Yesterday, I spent the better part of an hour disassembling a $7,500 turntable stand. And I looked at not one, not two, but three record cartridges (the part that holds the needle) worth more than $2K — a pittance compared to another “cart” I recently inspected, an $8K beauty made from certified 23,000-year-old wooly mammoth tusk.
I can name a handful of turntable manufacturers whose “entry level” models begin at two grand and go up from there. I’ve seen and played with linear tracking arms, floating magnetic feet, massive metal record clamps, laser pickups, vacuums which suck the record onto the spinning table, turntables with three arms and six motors … it really just goes on.
And last Thursday, I finally made it over to my friend Colin’s house with a subwoofer in tow. We’d been meaning to replace his subwoofer, and at the same time try to dial in his speakers and record player and get the most out of his system. We should have done it sooner: when I got there I learned that his old sub hadn’t been working for a very long time, and I find that a serious sonic tragedy.
Side note. Everyone needs a subwoofer. An 8-note musical octave down in the bass region spans far fewer frequencies than it does in octaves at the top of the spectrum, so down low, every Hertz counts.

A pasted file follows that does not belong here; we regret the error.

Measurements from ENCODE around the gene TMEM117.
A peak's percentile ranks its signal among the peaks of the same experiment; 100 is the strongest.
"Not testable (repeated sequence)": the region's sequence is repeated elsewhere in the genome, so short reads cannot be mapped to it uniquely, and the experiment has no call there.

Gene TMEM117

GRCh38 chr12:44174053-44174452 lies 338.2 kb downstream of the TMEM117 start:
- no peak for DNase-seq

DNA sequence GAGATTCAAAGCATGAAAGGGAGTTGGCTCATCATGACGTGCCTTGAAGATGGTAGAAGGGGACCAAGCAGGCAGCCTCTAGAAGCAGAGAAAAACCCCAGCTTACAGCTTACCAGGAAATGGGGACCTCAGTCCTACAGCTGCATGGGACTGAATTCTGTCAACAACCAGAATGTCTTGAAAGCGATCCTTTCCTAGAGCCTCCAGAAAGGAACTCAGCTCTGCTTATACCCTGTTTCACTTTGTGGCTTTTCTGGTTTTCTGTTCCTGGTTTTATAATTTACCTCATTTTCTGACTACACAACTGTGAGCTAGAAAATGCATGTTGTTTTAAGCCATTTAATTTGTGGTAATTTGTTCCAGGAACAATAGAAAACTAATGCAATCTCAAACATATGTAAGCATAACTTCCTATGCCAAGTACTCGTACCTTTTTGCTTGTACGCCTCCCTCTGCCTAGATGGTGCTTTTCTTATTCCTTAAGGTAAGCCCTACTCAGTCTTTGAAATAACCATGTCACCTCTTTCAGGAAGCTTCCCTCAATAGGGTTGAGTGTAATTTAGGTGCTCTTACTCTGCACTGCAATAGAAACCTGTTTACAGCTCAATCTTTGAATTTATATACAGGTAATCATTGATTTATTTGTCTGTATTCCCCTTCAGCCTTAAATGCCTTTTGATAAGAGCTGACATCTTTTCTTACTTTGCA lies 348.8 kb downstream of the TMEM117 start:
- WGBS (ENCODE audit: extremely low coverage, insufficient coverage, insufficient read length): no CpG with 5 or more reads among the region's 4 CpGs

Your speakers may claim to go down to 40Hz (or 40 vibrations per second), but that figure is always plus or minus 3 decibels (a unit of loudness measurement), if not more. Down 3 decibels at 40 means it’s half as loud as the rest of the speaker at that low note. Without a sub, with today’s movies and music, you’re just missing out.
Back to Colin’s situation, I used my computer and a streaming music service to dial in the positions of the speakers and subwoofer using songs that I know well. The sound was improving, smiles were out, wine was flowing and we were taking turns throwing on music we love.
Once we remembered to set up the turntable and replace the 5-year-old cartridge, we could clearly hear the improvement with the new cartridge installed. A huge difference, actually, as all of the cymbals came back to the Thelonius Monk LP we were spinning.
But. As a vinyl-only guy thus far, Colin quickly came to the realization that despite the new cartridge, a new pair of cables leading to the amp and even a new subwoofer in the mix, dang it, the digital still sounded better.
So much better, that it was the difference between just hearing the sound and the music bringing us to life.
It may seem like I’m bagging on vinyl, and I sort of am, but I’m also not. Vinyl record playback can be truly transcendent, and can even eclipse the ultimate sonic ability of digital rigs. But digital has just come so far that you may have to spend an arm and a leg on vinyl to get it close to your average entry level digital equivalent.
Food for thought.